L: I am a little of both. I generally have an idea of where I want the story to go (just no clue how I’ll get there). Sometimes I will create a very sparse outline early on and wander a bit from there. For ONE SHADOW ON THE WALL, I began as a pantser, because I wasn’t quite sure what story Mor wanted to tell. But as soon as I felt like I could outline and narrow the focus, I did. Still it took a lot of writing and rewriting to figure it out.

K: Is MG your preferred age group or do you write across other grade levels, genres? 
L: My heart lies with middle grade, but as a curious soul, I try writing in other genres as well. I don’t know if I’ll ever produce something those outside my critique groups will ever see, but I enjoy trying.  

K: What led to your decision to pursue you MFA? 
L: It’s pretty simple—I craved being part of a community that understood my love and need to write. My non-writing friends and family have always been supportive, but they do not really understand all the ups and downs and twists and turns related to this whole writing "thing." I also wanted to become a stronger, more confident writer by studying craft. I have always loved learning, so it was an easy decision. I needed to invest in me.   

K: I recently read your piece from The Brown Bookshelf  and these questions came to mind.  The origin of your debut came from a ten-page story you wrote for a class. What class were you taking, and what did your professor see in this story? 
L: It was a graduate school course on children’s writing. To be honest, I am not sure what she saw—maybe an opportunity for young readers to see another part of the world or an interesting character. Even while I doubted my story all those years ago, I always had a love for my main character, Mor, so perhaps she saw a glimpse of that love in my early work.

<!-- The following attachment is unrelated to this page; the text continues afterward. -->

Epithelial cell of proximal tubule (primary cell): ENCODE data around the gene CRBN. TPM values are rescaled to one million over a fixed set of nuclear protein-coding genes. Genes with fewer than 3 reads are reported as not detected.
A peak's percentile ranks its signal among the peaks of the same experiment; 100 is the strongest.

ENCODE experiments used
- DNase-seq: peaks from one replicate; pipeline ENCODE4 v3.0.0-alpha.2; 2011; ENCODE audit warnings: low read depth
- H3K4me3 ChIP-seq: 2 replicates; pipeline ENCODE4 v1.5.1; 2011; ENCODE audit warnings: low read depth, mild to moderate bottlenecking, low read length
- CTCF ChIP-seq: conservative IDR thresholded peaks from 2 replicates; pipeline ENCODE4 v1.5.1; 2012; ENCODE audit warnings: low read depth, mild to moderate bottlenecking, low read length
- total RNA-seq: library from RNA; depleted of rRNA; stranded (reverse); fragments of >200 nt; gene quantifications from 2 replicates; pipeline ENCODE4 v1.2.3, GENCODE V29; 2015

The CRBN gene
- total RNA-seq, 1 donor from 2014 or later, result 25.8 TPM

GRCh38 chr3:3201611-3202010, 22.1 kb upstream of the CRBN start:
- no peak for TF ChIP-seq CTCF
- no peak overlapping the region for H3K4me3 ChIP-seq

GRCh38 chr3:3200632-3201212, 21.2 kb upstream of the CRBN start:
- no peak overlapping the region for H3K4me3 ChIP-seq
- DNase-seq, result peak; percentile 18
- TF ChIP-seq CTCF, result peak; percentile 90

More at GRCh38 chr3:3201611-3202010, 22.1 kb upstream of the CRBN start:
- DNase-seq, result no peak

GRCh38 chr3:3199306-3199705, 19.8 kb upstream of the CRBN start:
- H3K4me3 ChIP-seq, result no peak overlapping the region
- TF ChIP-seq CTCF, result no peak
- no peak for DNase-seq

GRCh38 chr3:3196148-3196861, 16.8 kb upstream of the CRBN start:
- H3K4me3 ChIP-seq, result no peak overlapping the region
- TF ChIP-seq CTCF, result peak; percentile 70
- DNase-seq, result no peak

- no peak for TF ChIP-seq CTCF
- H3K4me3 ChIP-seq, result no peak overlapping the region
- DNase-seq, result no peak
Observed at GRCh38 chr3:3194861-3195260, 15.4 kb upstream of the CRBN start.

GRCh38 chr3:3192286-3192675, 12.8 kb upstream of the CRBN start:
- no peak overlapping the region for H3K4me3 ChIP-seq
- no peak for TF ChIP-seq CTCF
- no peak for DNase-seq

K: You also said you approached ONE SHADOW with a larger concern from your past – hoping to read about a true-to-life character, yet finding “simply a stereotype, a caricature.” How did create Mor's individuality and voice?
L: I was very unsure when I started to explore the world of these characters, even though it was fictional. I remembered a time when I opened books hoping to see a likeness of myself, yet instead I was met by something altogether different. Those images and depictions left me feeling like the author didn’t care enough about my story and my experience to get it as accurate as possible. I did not want to do that with Mor’s world. 
Senegal is a wonderful place that many young readers know little about, so in no way did I want to mislead them. I wanted to write a story that readers familiar with Senegal could recognize in the spirits of the characters I created, and I wanted readers unfamiliar with the place to walk away knowing a little more and hopefully make them eager to do additional research.

K: Where did the seed for Mor originate? 
L: So when I thought about who I wanted Mor to be, I remembered the boy I first saw on the beach wall in St. Louis, Senegal who inspired it all with his quiet strength and poise. Then I watched, listened, and learned from the kids around me that inhabited a similar world to the one Mor was a part of. I drew him out of them.

K: What surprises did you find as a debut author? 
L: I think because I have attended so many conferences, lectures, and workshops, I was prepared. However, I still was a bit surprised by the quiet then the hustle of publishing. For months you don’t hear a peep about anything, then—BOOM—everything is due at once.

K: Please share a few writing tips for our readers:
L: Hmmmm, tips:
Be patient with yourself and your writing.
Trust in the power of revision.
Find a group of writers who have similar wants (because not everyone’s goals and needs are the same).
Always work on your craft. Read, attend conferences and workshops if you can, and continue to write.
Celebrate the little victories.
Always try and learn from each mistake.
Be open to constructive criticism, especially if it is meant to make your work stronger.
Be true to yourself and your story. And don’t let anyone turn you around.

    K: What’s next for you, Leah? Book launch, school visits, new novels? 
L: All of the above. My book launch is June 6th at the Black History Museum in Richmond, VA (so if you are in the area please stop by, I’d love to see you). I will also be speaking at my graduate school next week about my novel & debut journey, and am currently working on two other MG projects that are very different from this one, but that echo some of the same themes—family, friendship, grit, and possibilities.
Thank you so much for having me, Kathy, it’s been great! And hopefully I’ll see you at another event soon